The belief that the outgroup is less human than the ingroup is seldom consciously endorsed by individuals [(c.f., dehumanisation)] and instead is reflected in the way people tacitly think about the outgroup. Researchers have typically investigated infrahumanisation by looking at the types of emotions people believe ingroup and outgroup members possess . Some emotions are considered unique to humans [(e.g., love, regret, nostalgia)] whereas others are viewed as common to both humans and animals [(e.g., joy, anger, sadness)]. In a series of studies Leyen's and colleagues have widely replicated the finding that people attribute unqiuely human emotions to the ingroup, but not the outgroup. According to infrahumanisation theory, the denial of uniquely human emotions to the outgroup is reflective of the belief that they are less human than the ingroup.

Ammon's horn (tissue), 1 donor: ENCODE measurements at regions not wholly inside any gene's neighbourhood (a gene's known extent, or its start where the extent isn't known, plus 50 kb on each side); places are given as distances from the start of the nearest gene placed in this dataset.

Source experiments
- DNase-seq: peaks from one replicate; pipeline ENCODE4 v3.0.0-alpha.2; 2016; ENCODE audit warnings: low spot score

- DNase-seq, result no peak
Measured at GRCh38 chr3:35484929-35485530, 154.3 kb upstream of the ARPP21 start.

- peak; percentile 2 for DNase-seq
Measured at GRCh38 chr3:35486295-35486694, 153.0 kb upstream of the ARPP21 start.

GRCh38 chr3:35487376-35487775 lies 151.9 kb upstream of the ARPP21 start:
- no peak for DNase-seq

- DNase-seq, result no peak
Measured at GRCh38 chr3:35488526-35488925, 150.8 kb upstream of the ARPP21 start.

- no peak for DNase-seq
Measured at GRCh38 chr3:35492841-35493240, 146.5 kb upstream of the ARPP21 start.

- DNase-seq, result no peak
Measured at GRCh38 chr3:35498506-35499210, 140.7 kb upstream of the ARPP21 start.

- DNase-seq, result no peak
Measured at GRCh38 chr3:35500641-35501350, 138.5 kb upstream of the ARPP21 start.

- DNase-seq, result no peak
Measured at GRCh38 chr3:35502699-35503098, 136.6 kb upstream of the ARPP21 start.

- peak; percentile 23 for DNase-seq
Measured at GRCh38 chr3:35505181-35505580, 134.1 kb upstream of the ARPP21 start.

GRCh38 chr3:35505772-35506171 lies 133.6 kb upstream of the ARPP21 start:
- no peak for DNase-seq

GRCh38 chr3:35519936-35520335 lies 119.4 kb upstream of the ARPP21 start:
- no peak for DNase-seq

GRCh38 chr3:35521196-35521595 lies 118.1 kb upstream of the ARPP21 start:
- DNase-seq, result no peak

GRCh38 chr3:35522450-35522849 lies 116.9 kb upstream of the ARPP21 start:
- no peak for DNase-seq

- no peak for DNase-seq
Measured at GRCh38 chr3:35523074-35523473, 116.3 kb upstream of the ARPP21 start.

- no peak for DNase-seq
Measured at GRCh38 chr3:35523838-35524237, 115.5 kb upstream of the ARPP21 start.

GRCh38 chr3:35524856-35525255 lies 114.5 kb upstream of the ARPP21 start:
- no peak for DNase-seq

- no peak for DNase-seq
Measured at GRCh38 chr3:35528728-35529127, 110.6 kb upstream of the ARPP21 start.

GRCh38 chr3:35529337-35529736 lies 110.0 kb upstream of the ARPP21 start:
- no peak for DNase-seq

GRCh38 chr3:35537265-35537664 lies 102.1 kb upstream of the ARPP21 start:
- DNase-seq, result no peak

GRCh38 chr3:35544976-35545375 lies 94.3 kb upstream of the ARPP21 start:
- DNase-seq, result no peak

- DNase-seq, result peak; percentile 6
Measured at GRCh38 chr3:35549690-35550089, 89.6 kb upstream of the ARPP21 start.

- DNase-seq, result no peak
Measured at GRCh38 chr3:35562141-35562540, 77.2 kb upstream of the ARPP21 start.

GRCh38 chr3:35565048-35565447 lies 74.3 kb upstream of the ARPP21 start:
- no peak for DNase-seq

Recent research has investigated how infrahumanisation influences behaviour. In a series of studies Jeroen Vaes and his colleagues investigated people's reactions to outgroup members who attempt to 'humanise' themselves through the use of uniquely human emotions. They found that ingroup members reacted negatively to outgroup members' attempts to humanise, offering less help and withdrawing faster than when the same uniquely human emotion was expressed by an ingroup member or when the outgroup member expressed a non-uniquely human emotion . In an American context, Cuddy and colleagues have investigated the influence of infrahumanisation on intergroup helping behaviour. Examining helping in the aftermath of Hurricane Katrina, Cuddy et al. found that people believed outgroup members experienced less negative uniquely human emotions than ingroup members. Importantly, the degree to which they infrahumanised the outgroup member was related to their report likelihood to offer assistance. Specifically, the more participants infrahumanised the outgroup member the less likely they were to help.